Blessing of the Fleet

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Blessing of the Fleet event logo

The Blessing of the Fleet is a tradition that began centuries ago in Mediterranean fishing communities. The practice is predominantly Catholic and a blessing from the local priest was meant to ensure a safe and bountiful season.

In most ports, the event was brought by immigrants who held strongly to their Catholic religious beliefs. The events that are part of the ritual vary by community and range from a simple ceremony to a multi-day festival including a Catholic mass, Parades, Pageantry, Dancing, Feasting and Contests.

Two bible verses used[citation needed] in Blessing of the Fleet are: Psalm 104, verses 24-31 & Psalm 107, verses 23-32. The actual blessing used at Destin, Florida, is as follows:

“Most gracious Lord, who numbered among your apostles the fishermen Peter, Andrew, James and John, we pray you to consecrate this boat to righteous work in your name. Guide the captain at her helm. So prosper her voyages that an honest living may be made. Watch over her passengers and crew and bring them to a safe return. And the blessing of God Almighty, the Father, the Son and the Holy Spirit, be upon this vessel and all who come aboard, this day and forever. Amen”

Australia[edit]

Most states of Australia have had ports and fishing community traditions of blessing the fleet [1] [2] [3][4]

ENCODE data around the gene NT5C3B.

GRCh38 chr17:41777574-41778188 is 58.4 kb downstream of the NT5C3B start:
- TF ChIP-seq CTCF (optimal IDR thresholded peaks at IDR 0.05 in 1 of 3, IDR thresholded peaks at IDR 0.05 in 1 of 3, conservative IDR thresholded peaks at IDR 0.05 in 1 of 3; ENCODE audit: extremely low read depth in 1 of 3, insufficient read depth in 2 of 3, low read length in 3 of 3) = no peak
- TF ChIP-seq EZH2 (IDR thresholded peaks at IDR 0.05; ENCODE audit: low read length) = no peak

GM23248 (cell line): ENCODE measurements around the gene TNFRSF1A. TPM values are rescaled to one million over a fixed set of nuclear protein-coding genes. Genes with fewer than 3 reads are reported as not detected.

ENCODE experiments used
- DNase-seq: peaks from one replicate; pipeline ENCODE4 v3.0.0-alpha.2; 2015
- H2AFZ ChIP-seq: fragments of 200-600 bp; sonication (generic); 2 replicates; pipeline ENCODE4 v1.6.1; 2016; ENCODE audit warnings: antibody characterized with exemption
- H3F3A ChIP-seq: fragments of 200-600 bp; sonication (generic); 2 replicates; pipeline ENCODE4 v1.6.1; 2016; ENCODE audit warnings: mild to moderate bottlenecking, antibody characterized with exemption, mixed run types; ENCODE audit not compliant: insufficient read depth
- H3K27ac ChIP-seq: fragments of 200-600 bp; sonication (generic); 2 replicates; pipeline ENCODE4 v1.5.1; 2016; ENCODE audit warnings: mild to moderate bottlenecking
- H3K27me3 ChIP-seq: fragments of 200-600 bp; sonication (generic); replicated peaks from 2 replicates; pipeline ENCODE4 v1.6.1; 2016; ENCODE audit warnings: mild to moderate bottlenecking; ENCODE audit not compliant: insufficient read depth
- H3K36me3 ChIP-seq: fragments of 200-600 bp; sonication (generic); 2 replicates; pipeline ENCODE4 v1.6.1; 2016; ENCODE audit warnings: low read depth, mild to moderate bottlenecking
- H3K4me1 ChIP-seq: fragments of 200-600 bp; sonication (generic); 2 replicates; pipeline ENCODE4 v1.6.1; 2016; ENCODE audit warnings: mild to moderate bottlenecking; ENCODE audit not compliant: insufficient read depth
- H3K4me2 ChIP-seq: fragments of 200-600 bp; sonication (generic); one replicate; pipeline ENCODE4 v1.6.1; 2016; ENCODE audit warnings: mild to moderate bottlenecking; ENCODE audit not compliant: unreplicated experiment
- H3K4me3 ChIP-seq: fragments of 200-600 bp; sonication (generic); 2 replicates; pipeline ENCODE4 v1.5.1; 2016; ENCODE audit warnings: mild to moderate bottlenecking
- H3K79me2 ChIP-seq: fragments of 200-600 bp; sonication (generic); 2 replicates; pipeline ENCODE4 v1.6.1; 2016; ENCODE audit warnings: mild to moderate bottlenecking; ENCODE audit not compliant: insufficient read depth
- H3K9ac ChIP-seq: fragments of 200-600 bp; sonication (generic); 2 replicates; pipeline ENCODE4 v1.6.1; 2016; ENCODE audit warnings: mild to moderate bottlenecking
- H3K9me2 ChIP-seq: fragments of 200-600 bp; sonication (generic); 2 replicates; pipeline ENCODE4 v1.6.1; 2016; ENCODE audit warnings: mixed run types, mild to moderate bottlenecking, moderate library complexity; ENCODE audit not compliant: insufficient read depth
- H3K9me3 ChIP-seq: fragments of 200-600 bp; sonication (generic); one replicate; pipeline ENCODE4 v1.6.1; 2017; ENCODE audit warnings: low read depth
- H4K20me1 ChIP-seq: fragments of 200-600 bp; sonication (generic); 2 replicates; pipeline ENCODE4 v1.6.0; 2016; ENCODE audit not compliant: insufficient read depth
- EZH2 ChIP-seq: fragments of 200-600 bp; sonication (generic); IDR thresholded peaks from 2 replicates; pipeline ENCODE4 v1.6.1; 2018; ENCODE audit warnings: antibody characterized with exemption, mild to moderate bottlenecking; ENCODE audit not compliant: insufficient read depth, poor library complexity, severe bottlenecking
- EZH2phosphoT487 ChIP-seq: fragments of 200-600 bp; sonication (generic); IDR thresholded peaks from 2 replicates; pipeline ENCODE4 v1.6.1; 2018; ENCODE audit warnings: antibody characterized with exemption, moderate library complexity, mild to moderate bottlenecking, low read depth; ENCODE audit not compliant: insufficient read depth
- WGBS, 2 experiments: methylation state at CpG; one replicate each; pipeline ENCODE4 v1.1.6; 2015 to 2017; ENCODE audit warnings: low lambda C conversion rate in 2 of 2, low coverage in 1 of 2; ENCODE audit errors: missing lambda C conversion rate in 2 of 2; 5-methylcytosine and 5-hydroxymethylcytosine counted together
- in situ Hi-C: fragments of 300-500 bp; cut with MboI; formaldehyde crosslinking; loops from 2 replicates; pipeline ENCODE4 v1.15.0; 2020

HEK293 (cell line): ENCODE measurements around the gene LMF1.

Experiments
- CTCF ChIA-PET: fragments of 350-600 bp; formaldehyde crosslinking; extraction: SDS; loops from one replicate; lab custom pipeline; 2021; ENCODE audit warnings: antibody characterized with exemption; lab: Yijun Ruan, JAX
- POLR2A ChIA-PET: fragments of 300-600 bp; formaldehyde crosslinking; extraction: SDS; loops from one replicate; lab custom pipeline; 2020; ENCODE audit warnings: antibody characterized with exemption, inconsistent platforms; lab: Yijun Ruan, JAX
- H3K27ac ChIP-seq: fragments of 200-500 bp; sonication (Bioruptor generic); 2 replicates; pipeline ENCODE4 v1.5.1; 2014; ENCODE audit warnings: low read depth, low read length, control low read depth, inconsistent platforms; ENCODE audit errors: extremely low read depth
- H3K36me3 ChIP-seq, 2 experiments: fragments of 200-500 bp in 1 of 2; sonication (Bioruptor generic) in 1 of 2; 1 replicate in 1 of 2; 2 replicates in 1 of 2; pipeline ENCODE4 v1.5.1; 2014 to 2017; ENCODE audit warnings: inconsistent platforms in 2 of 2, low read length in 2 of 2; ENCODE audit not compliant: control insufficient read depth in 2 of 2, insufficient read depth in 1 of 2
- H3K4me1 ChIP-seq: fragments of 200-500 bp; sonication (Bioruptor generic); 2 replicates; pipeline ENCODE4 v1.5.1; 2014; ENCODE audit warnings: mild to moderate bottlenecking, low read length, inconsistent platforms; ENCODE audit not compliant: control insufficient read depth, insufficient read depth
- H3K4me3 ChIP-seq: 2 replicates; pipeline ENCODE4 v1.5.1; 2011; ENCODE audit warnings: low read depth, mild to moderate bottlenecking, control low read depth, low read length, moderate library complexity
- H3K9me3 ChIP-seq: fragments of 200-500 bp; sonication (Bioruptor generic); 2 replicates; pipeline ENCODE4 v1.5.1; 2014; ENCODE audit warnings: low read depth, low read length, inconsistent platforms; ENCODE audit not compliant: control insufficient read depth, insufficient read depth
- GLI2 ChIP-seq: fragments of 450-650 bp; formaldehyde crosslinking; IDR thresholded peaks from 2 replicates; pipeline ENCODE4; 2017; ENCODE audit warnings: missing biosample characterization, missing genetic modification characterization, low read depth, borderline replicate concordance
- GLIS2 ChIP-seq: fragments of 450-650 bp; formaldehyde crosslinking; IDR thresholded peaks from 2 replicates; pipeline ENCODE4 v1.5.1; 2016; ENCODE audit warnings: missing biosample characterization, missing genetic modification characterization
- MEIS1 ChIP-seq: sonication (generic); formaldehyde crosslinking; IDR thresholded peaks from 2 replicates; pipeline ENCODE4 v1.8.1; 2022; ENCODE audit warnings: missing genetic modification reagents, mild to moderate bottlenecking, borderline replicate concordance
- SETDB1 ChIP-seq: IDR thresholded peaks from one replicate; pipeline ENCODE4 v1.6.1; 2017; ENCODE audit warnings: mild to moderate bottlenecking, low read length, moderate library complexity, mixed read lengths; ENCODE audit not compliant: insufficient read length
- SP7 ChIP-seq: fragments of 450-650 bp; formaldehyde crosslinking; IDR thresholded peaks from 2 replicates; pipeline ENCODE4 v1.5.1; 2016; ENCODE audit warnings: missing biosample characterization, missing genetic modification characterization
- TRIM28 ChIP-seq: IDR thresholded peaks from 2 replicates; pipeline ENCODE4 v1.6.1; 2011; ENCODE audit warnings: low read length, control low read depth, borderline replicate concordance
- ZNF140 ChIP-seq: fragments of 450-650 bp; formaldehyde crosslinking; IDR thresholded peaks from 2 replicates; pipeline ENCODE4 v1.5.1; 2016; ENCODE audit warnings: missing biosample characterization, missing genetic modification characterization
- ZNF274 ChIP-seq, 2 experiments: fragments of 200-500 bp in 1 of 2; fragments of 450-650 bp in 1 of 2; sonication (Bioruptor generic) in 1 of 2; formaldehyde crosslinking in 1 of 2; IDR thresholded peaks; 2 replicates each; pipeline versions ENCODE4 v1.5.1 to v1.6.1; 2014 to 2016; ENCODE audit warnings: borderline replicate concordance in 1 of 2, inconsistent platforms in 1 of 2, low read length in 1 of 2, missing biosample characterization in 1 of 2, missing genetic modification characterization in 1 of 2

United States[edit]

See Blessing of the Fleet in the United States

The tradition of the blessing of the fleet is spread along the eastern seaboard [5][6]

Notes[edit]

  1. ^ Port Fairy, Victoria 1940's "Blessing the Fleet.,.". Portland Guardian (Vic. : 1876 - 1953) (Vic.: National Library of Australia). 14 November 1940. p. 2 Edition: EVENING. Retrieved 20 November 2012. 
  2. ^ Queenscliff, Victoria 1950's "Fleet blessing tomorrow.". The Argus (Melbourne, Vic. : 1848 - 1956) (Melbourne, Vic.: National Library of Australia). 27 December 1952. p. 5. Retrieved 20 November 2012. 
  3. ^ Stanley, Tasmania 1950's "BLESSING THE FLEET.". Advocate (Burnie, Tas. : 1890 - 1954) (Burnie, Tas.: National Library of Australia). 2 February 1954. p. 2. Retrieved 20 November 2012. 
  4. ^ Ulladulla, New South Wales McClelland, James; James McClelland Research (1984), A history of the mid south coast of N.S.W. : Milton-Ulladulla-Mollymook surrounding areas and the blessing of the fleet festival, James McClelland Research, ISBN 978-0-908492-38-1 
  5. ^ Wilkinson, Alec (1986-06-09), The blessing of the fleet. (Provincetown), The New Yorker (Conde Nast Publications, Inc) v62: p88(15), ISSN 0028-792X 
  6. ^ Leighton, Clare (1954), Where land meets sea : the tide line of Cape Cod, Rinehart, retrieved 20 November 2012